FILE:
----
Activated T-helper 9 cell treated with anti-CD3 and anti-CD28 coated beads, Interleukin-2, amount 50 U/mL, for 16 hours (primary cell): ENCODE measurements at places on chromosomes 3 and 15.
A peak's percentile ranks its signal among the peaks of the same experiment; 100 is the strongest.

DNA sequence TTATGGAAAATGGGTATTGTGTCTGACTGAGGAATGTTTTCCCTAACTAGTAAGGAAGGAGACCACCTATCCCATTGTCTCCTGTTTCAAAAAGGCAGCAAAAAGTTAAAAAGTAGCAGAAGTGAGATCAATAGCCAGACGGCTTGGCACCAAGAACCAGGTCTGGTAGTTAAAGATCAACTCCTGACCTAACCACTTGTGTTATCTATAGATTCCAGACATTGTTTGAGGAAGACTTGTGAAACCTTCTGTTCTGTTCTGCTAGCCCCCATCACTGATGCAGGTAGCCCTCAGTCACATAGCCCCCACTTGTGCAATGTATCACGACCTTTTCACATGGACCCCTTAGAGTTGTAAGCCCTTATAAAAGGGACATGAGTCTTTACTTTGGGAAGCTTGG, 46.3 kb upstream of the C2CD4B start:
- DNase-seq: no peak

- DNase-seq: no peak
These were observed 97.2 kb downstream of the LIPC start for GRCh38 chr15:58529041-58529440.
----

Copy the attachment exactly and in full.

Activated T-helper 9 cell treated with anti-CD3 and anti-CD28 coated beads, Interleukin-2, amount 50 U/mL, for 16 hours (primary cell): ENCODE measurements at places on chromosomes 3 and 15.
A peak's percentile ranks its signal among the peaks of the same experiment; 100 is the strongest.

DNA sequence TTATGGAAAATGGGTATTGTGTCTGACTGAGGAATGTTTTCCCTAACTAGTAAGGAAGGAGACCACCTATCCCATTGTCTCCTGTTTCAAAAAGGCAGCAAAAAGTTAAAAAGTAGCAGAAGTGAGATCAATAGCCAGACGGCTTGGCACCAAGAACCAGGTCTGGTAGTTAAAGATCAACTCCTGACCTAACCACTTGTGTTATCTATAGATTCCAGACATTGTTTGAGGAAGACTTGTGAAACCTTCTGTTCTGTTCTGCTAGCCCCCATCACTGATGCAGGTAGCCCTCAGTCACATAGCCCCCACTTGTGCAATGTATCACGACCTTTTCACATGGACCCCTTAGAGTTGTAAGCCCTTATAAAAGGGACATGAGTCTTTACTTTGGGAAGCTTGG, 46.3 kb upstream of the C2CD4B start:
- DNase-seq: no peak

- DNase-seq: no peak
These were observed 97.2 kb downstream of the LIPC start for GRCh38 chr15:58529041-58529440.